I mumble the sympathy she must be expecting.

Dorothea hasn’t finished: "I cannot treat people so of course they do not come to me and they continue to go to their mganga and so nothing changes. We are still living in a primitive time and they believe if they take tea from this root or that tree bark it will cure venereal disease, will cure glaucoma, will make it possible to have a baby even though the woman’s uterus is full of infections. Her ovaries are scarred. No eggs can come out."

Now she sighs, leans back, and again I am struck by the physical dichotomy: her neat, doll-like features belong to those of a young girl, but her skin is slack at the jaw; she’s older than I had first thought.

I realize that I’m quite glad of her company, for she apparently requires nothing of me. She doesn’t want to know. She just wants to talk, to complain, and her voice is like an idling car; it gently pads the otherwise blank air. I drink my tea, tear at the chapatti and wonder where to wipe my greasy fingers.

The dust lifts from Gladness’s broom, sparkles, and the stillness revolves around me and I’m in the middle of it, sitting very still. But there is something beyond it—movement, and I feel a tiny quiver at the base of my spine.

On the periphery there is the rushing.

On the periphery there is glass bursting.

Little bouquets of flowers.

Mrs Gassner trying to tie her shoelaces.

A little girl moving like a beetle on its back—

"Friend? Would you like a Coke, friend?" Dorothea says.

I wade back towards her. I see her clearly and precisely in the chair beside me, her head cocked to one side, smiling, but also with the same look of concern she had for Melinda. I feel a momentary rush of gratitude, as if she’s pulled me from rough water. I want to touch her small hand to confirm she’s here, I’m here. The dread in my stomach uncoils.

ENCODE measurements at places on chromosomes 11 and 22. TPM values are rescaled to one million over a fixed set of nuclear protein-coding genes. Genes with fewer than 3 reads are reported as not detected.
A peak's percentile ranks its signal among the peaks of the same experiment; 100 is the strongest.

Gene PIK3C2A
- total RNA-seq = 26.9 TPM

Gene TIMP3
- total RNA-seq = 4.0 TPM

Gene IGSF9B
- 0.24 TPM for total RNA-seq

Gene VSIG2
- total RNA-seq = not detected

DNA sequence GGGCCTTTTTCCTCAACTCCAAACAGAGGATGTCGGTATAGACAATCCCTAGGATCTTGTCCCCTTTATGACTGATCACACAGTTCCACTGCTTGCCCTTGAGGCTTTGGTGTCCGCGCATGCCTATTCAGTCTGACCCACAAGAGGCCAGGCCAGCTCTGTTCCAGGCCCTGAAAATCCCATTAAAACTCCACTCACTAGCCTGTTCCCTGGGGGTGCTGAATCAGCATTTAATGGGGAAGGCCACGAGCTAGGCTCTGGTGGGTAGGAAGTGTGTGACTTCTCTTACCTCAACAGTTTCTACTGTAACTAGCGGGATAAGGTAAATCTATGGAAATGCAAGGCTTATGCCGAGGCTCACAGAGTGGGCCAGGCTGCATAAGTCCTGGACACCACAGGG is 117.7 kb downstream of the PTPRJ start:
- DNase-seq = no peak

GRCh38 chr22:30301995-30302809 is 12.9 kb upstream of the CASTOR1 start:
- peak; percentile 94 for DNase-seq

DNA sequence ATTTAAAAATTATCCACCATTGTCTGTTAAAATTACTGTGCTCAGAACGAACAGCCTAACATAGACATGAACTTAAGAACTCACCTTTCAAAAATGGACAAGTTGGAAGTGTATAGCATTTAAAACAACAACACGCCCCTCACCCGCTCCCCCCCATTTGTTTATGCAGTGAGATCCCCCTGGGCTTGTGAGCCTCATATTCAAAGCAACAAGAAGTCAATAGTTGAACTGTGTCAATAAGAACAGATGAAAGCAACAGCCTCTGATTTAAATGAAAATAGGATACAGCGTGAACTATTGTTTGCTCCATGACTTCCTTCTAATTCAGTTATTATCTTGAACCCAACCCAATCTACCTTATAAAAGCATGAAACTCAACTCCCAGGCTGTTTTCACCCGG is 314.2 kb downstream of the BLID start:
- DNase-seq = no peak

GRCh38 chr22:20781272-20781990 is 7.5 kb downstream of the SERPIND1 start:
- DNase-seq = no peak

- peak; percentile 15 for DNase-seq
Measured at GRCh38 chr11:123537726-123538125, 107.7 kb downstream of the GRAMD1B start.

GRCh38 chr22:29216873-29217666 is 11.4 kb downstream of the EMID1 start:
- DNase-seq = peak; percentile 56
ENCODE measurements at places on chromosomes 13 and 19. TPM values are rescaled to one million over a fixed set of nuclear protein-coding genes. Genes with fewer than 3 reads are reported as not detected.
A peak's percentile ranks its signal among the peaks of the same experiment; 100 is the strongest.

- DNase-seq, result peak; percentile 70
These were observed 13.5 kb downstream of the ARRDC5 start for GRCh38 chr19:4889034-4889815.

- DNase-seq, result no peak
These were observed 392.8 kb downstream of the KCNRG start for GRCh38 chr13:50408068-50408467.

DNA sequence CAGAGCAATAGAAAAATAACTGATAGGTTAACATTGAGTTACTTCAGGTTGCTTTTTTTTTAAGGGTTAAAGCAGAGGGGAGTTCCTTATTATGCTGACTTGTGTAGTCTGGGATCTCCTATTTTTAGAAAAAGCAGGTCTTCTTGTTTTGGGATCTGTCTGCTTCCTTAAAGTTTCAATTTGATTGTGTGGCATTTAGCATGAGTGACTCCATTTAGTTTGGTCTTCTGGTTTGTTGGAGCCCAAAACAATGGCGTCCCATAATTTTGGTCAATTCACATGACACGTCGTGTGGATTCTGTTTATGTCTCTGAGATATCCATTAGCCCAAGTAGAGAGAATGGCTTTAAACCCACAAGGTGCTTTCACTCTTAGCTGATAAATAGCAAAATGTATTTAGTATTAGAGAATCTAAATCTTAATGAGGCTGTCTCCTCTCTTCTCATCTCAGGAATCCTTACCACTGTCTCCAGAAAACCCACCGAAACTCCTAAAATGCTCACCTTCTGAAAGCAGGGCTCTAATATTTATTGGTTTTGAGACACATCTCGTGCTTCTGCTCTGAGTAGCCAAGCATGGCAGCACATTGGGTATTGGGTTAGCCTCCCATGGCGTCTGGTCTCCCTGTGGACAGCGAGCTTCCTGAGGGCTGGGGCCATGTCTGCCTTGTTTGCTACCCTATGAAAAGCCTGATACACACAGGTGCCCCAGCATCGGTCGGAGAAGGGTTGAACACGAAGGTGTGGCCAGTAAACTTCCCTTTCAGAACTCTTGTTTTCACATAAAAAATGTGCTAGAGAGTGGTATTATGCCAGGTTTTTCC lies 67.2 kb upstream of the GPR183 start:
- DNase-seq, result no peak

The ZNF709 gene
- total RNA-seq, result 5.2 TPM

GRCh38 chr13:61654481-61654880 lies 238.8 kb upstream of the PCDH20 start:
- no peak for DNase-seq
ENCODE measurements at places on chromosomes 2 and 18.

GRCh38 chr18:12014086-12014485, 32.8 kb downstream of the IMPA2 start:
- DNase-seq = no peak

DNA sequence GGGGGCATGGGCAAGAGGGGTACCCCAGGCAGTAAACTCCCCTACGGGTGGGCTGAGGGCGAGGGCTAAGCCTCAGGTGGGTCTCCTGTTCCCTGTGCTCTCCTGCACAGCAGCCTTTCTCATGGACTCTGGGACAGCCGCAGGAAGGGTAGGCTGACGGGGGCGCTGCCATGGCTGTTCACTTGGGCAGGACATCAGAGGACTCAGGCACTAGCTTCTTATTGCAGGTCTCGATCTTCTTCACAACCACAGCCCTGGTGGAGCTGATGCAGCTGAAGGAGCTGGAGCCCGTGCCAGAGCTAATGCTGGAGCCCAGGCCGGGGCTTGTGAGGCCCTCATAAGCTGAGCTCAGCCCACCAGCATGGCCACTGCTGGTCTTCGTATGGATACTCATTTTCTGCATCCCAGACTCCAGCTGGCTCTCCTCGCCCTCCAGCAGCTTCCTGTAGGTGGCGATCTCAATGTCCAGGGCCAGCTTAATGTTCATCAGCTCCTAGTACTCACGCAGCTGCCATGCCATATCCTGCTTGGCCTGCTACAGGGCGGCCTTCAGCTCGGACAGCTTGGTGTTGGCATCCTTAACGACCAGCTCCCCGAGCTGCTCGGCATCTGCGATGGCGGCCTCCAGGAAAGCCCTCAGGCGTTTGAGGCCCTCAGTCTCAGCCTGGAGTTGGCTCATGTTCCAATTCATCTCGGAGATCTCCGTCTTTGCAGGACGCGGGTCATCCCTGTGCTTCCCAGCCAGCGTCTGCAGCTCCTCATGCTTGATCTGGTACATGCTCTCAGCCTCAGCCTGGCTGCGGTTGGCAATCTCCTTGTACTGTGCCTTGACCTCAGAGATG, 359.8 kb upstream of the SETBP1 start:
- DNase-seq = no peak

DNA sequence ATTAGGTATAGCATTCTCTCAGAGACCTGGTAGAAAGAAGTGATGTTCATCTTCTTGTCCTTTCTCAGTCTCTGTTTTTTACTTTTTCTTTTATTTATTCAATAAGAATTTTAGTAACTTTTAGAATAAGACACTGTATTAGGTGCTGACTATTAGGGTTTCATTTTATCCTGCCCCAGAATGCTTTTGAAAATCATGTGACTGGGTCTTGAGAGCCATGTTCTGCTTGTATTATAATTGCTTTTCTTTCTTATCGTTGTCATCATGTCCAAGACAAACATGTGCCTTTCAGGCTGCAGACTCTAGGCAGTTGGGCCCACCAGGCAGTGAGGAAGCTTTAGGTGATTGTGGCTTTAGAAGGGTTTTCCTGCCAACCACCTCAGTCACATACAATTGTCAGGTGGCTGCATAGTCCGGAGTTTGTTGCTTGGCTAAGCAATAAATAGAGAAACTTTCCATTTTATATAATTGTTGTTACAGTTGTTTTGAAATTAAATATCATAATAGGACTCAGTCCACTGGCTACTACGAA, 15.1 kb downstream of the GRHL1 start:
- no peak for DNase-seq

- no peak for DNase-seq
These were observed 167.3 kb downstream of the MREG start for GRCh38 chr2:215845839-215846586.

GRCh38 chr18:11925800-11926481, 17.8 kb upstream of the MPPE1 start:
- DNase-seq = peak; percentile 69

"Do you have a fever?" she peers from under the red pageboy. "You look somehow unwell."

"No, no."

She laughs, a little snort, "And what could I do anyway! No stethoscope. No antibiotics!"

Later, I look up the word mganga. It means witch doctor.


Magulu, 30 April

Evening, around five, and I decide to go for a walk. To follow the nowhere-nothing road north. I intend to go a few miles and turn around. I walk past the clinic, which is shut—no sign of Dorothea. There are then the two half-finished buildings, which precede the edge of town. Immediately after: the bush. It is a matter of feet to step between the two worlds—this awkward human outpost and the stuttering, fidgeting bush.

The road bisects the green, drawn with all the certainty of a three-year-old’s crayon, wobbling, but indelible. I can’t understand why it’s a road at all as I never see cars, and there isn’t the trace of a tire track on the earth, even where, hard packed, some imprint might remain from the rainy season. There are, however, many bicycle and livestock tracks and footprints, some bare.

I walk for about ten minutes before I see the children. They are still some distance ahead—perhaps five hundred yards. I see they are playing with a puppy on a string. I wonder where they live, for there are no huts nearby, none that can be seen, only paths that diverge abruptly into the bush. I think how much is hidden.

As I come closer, I realize the children aren’t playing with the puppy, they are torturing it. One drags the puppy along the dust, the rope so tight around its neck it cannot breathe or squeal, while the other two hit it with sticks. They are so involved with their game, laughing hysterically as they hit and hit the puppy, that they don’t notice me until I shout, "Stop it!"

Immediately, they look up. Their faces express a strange and shifting mixture of emotion: fear, excitement, and something else I can’t quite register. They abandon the puppy, which has urinated and shat all over itself, and rush towards me, dancing around me.

"Mzungu! Mzungu!" they scream.

"Pen, pen, pen!"

"Mzungu! Pen! Mzungu! Give me, give me!"

They circle around me, laughing, their bare feet stirring little clouds of dust. "Mzungu! Give! Give! Give!"